PARENTS will take their children's primary school to the High Court to protest the 'preaching' of Christianity. 

Lee and Lizanne Harris withdrew their two children from assemblies at Burford Primary School, in West Oxfordshire, after criticising religious 'indoctrination'. 

They say God and Christianity were presented to pupils as ‘fact’ and assemblies involved watching Bible stories including the crucifixion. 

The pair have now won permission to bring a judicial review against Oxford Diocesan Schools Trust, which runs the 111-pupil academy, later this year.

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The trust, however, said the school acted 'entirely appropriately' and was only following statute, which makes daily collective worship compulsory in state-funded schools.

In a joint statement, Mr and Mrs Harris said: "Over time we noticed harmful aspects of evangelism spreading into assembly and other parts of the school, which goes against our children’s rights to receive an education free from religious interference.

"They shouldn’t have to participate in Christian prayers, or watch biblical scenes such as the crucifixion being acted out, nor should they have to hear from evangelical preachers who spout harmful and often divisive messages.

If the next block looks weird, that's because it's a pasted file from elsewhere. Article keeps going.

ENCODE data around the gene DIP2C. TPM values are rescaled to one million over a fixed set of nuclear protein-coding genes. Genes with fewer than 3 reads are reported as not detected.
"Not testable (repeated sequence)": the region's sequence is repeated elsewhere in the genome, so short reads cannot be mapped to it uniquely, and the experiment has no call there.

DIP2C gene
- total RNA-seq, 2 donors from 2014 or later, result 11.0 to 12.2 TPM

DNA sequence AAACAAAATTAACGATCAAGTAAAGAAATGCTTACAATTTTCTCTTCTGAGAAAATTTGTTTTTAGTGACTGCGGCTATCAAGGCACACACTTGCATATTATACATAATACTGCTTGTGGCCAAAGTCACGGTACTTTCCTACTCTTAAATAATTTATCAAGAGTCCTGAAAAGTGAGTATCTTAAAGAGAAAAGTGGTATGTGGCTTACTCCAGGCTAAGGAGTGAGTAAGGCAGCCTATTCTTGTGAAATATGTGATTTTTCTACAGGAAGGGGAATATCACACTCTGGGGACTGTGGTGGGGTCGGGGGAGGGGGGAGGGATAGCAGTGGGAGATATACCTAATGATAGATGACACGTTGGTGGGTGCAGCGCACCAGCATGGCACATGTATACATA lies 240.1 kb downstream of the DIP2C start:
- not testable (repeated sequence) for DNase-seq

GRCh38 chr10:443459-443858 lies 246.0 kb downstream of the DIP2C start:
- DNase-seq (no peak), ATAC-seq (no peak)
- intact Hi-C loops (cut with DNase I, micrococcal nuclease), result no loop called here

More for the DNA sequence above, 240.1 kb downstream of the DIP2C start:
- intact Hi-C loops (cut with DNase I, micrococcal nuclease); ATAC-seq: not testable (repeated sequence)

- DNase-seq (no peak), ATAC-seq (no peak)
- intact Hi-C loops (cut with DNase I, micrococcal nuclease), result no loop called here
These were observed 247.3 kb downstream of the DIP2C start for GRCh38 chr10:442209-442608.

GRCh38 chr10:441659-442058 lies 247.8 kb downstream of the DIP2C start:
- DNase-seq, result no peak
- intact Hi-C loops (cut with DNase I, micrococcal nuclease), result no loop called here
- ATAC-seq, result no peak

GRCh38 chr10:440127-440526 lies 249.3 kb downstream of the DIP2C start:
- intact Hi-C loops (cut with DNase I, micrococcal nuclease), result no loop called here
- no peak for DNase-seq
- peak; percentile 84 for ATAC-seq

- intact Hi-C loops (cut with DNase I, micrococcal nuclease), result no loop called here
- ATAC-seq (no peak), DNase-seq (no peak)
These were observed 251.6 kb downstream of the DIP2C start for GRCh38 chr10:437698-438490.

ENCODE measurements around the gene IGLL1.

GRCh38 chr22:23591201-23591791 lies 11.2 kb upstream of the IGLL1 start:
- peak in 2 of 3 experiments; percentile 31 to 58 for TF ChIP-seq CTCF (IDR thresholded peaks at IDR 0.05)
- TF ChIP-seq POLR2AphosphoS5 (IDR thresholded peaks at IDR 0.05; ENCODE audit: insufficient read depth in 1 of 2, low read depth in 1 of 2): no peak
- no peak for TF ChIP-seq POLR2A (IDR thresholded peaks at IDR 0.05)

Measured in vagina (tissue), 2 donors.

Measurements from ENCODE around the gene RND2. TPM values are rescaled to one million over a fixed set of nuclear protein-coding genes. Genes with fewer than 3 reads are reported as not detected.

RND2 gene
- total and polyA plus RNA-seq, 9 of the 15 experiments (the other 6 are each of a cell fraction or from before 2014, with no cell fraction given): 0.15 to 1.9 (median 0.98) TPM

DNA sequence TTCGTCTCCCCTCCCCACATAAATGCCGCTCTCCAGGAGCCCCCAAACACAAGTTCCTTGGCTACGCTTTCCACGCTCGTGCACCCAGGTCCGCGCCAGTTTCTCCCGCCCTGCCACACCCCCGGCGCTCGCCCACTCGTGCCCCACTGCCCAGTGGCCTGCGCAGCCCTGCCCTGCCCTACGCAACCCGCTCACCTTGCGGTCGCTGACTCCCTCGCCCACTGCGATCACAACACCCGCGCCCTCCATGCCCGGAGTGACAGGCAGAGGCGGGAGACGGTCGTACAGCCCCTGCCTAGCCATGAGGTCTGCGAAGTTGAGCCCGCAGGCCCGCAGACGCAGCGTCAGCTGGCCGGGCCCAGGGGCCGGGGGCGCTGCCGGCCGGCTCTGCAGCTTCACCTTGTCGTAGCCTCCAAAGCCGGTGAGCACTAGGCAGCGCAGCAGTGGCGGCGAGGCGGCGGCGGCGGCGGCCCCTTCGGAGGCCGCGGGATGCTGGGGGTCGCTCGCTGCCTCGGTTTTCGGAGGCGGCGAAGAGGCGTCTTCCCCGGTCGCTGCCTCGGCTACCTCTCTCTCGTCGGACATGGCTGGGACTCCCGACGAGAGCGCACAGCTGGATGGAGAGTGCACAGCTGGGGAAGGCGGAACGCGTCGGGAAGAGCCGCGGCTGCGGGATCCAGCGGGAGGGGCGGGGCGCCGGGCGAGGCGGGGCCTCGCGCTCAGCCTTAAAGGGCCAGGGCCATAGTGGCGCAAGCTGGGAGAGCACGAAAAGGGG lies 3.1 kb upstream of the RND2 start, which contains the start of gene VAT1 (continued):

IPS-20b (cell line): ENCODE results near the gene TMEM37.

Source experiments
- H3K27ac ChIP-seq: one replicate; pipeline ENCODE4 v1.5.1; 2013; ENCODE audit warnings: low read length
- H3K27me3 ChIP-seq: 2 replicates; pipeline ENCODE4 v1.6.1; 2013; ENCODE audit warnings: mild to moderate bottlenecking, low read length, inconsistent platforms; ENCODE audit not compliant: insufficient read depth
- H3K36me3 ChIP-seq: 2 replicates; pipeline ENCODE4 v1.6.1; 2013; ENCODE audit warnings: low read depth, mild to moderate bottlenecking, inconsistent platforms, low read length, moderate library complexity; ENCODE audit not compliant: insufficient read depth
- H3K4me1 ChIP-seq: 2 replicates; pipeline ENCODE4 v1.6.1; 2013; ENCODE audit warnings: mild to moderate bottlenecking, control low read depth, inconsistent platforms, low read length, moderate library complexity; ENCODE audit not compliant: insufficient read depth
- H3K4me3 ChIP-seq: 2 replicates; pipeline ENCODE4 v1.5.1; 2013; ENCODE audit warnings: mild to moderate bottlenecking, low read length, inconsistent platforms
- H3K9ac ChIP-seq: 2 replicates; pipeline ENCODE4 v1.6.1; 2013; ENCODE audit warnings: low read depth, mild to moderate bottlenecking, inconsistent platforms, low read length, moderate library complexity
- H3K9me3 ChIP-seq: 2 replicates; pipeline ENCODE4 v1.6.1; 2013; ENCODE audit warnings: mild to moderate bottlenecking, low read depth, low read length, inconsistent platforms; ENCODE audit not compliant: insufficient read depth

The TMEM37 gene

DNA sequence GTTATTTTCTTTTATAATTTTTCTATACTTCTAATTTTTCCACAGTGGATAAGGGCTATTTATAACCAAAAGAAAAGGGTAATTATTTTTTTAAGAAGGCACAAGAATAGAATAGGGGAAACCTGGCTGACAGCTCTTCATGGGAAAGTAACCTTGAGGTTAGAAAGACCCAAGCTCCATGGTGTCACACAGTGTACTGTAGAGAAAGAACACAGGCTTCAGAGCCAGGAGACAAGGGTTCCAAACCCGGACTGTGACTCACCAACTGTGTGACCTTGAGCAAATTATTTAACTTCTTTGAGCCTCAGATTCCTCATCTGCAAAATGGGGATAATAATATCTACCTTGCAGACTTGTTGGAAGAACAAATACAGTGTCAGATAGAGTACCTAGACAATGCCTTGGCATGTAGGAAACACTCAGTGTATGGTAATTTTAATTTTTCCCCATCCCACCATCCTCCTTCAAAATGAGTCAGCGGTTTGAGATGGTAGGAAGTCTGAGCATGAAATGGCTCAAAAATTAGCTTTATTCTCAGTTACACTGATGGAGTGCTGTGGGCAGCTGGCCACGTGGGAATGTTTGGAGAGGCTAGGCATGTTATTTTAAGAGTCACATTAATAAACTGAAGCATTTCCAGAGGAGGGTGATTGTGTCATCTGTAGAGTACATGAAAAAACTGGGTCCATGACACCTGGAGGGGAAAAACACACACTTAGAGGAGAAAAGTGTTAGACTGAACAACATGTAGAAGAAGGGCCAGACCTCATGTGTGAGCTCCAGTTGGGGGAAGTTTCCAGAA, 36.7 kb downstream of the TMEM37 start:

"We take this step very reluctantly but feel strongly that we need to try to make our children’s education as inclusive as possible."

The school has no religious character and was a community school when the children joined, but in 2015 it converted to an academy and joined the Church of England’s Oxford Diocesan Schools Trust.

When Mr and Mrs Harris withdrew their children from assemblies, they said they were left to 'play with an iPad' with a supervisor.

They also said St John the Baptist church regularly hosts worship during assemblies.

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In their submission to court, the parents express concerns including about the school leavers’ ceremony being held in a church, at which pupils receive a Bible as a gift.

Their case is due to be heard on November 29 this year.

According to Humanists UK, which is supporting the couple, it is the first case on school worship to reach the High Court. 

Anne Davey chief executive of Oxford Diocesan Schools Trust, said: "Daily collective worship is a statutory requirement in all publicly-funded schools in England and Wales.

"It is in particular required of academies by the terms of their funding agreement with the Secretary of State for Education, and the law also provides that for a school like Burford, the worship must be wholly or mainly of a broadly Christian character.

"ODST is confident that Burford Primary School has acted entirely appropriately, and has followed statute in ways that are similar to all local or indeed national schools.

"It has provided exactly what the law requires, which includes provision for children to be withdrawn if parents so request."